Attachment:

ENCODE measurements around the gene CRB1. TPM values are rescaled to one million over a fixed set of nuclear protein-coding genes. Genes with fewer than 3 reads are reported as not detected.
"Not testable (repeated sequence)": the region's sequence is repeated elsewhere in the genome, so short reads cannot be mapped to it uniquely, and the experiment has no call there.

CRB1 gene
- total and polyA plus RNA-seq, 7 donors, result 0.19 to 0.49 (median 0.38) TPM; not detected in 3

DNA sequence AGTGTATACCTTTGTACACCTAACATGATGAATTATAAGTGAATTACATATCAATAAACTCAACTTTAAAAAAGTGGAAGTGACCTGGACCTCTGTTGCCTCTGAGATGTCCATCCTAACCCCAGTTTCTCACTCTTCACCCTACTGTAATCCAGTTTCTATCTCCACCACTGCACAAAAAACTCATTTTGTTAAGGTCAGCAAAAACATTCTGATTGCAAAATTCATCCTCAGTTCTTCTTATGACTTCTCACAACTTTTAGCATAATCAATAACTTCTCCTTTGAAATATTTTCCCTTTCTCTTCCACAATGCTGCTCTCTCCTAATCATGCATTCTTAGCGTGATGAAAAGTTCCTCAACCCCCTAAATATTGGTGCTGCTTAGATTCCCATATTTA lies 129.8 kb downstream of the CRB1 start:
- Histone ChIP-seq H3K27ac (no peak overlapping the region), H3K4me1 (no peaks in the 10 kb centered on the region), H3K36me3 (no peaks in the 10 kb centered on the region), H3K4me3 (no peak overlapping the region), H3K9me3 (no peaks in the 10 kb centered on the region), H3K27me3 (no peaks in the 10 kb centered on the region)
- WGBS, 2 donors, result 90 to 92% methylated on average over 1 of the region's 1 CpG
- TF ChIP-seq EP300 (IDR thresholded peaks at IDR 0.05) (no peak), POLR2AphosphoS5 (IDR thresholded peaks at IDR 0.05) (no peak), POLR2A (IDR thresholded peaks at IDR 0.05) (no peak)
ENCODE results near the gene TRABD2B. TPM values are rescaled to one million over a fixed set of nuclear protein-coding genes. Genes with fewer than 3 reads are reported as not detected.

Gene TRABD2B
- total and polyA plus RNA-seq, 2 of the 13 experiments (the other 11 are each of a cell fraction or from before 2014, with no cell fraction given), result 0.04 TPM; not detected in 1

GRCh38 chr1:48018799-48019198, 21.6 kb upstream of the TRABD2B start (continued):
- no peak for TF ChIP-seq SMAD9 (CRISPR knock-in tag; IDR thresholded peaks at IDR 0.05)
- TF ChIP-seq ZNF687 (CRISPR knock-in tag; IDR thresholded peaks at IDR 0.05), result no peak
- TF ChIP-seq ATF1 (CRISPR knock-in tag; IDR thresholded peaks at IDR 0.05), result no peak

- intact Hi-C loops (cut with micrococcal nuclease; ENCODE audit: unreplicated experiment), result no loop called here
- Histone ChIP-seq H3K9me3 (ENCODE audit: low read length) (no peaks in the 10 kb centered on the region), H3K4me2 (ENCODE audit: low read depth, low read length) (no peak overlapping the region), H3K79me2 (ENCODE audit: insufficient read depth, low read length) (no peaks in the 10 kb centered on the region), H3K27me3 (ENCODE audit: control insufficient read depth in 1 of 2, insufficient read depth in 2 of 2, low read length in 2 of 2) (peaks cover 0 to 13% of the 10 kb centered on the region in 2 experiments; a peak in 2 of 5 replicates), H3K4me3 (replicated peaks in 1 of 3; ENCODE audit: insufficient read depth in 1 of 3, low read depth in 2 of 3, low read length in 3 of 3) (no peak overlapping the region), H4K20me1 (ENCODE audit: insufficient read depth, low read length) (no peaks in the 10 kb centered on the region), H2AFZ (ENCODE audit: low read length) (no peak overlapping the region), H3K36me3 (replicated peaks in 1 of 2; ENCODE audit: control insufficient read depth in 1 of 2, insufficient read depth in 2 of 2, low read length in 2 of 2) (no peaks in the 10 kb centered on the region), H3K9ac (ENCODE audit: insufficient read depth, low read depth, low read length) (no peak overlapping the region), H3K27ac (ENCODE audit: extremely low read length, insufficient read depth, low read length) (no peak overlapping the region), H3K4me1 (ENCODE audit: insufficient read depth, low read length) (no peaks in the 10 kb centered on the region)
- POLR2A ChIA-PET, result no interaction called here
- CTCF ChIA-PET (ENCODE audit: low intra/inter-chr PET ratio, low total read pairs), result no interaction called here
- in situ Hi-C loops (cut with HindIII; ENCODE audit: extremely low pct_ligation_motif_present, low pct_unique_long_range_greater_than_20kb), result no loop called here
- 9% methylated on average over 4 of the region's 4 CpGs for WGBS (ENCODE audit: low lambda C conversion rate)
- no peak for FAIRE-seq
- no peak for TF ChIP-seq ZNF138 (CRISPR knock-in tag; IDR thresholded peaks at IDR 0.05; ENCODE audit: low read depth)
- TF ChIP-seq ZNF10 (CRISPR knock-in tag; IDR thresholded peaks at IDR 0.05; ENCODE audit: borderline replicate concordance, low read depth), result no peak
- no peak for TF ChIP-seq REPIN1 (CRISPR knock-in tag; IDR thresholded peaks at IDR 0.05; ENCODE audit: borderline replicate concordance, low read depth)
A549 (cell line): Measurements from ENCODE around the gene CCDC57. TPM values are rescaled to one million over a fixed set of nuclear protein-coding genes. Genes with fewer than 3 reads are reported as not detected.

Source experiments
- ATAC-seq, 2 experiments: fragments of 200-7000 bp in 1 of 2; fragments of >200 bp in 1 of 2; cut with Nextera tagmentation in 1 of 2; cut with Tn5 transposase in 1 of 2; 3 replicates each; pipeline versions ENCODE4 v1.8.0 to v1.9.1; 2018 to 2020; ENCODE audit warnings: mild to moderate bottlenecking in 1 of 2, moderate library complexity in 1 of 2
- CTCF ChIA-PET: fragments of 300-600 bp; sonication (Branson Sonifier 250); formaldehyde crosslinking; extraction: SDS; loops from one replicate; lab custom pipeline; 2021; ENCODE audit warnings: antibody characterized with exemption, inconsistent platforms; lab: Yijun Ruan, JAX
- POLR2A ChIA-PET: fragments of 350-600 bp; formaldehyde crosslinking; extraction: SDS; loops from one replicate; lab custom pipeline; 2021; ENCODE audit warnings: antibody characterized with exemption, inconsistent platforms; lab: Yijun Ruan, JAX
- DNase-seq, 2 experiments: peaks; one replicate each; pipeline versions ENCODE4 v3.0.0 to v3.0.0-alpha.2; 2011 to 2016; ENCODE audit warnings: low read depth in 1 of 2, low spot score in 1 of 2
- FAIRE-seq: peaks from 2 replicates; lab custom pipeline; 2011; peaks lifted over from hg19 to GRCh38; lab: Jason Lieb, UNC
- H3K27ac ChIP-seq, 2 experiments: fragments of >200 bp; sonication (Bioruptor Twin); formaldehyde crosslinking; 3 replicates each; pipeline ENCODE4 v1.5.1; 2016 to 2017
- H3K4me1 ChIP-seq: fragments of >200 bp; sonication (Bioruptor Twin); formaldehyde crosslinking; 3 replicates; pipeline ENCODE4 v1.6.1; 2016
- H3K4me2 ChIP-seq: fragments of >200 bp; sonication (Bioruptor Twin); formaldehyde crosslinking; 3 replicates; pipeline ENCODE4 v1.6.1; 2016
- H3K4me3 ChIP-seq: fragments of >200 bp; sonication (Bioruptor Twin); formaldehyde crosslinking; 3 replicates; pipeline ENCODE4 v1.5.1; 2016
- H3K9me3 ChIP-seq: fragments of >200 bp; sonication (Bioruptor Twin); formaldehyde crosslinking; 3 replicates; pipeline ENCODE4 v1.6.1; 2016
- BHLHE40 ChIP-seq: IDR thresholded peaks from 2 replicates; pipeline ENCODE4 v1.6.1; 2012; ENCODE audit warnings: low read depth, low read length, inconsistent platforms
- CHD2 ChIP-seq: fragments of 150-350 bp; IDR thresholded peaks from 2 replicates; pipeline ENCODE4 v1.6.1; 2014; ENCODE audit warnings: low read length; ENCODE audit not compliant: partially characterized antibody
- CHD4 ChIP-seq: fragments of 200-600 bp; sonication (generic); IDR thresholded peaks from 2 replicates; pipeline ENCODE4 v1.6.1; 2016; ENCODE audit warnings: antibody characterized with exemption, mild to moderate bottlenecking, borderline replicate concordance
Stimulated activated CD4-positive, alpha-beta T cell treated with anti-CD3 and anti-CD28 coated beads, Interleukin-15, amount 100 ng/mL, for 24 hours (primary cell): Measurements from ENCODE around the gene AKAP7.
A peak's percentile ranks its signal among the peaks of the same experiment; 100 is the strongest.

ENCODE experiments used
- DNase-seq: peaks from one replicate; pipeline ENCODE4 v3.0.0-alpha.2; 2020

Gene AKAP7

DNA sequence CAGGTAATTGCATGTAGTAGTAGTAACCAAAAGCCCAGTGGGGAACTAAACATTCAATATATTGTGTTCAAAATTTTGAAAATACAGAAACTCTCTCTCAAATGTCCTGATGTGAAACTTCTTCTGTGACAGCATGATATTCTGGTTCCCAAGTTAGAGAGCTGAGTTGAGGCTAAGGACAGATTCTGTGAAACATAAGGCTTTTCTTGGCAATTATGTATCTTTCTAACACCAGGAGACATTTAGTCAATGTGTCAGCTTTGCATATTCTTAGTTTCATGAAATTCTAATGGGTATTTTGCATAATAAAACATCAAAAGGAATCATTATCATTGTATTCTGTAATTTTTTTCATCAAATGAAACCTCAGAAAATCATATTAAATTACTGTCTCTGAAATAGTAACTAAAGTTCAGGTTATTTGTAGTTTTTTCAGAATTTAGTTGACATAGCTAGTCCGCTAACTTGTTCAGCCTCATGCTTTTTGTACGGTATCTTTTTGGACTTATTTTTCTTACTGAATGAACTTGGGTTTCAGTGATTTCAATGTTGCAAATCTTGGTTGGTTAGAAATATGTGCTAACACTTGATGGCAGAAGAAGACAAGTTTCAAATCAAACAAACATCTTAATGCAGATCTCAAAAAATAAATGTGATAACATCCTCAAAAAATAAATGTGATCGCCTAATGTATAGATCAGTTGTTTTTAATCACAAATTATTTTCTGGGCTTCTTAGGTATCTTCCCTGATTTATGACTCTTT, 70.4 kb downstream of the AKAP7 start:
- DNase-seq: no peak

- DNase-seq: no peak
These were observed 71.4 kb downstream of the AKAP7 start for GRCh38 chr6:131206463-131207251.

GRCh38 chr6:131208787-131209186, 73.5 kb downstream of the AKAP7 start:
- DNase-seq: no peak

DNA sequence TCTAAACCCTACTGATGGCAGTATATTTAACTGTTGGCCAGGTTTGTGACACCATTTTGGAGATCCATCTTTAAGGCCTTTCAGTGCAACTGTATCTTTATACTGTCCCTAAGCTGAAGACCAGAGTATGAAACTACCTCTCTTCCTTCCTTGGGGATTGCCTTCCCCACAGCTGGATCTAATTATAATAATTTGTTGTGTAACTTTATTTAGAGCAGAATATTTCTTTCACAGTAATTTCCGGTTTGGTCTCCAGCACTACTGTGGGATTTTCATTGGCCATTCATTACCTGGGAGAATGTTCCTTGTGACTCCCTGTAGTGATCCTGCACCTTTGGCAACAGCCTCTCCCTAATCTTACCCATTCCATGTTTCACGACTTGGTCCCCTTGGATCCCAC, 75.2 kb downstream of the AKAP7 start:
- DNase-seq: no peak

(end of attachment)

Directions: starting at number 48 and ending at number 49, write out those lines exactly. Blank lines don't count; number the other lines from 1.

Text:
- DNase-seq: no peak
These were observed 71.4 kb downstream of the AKAP7 start for GRCh38 chr6:131206463-131207251.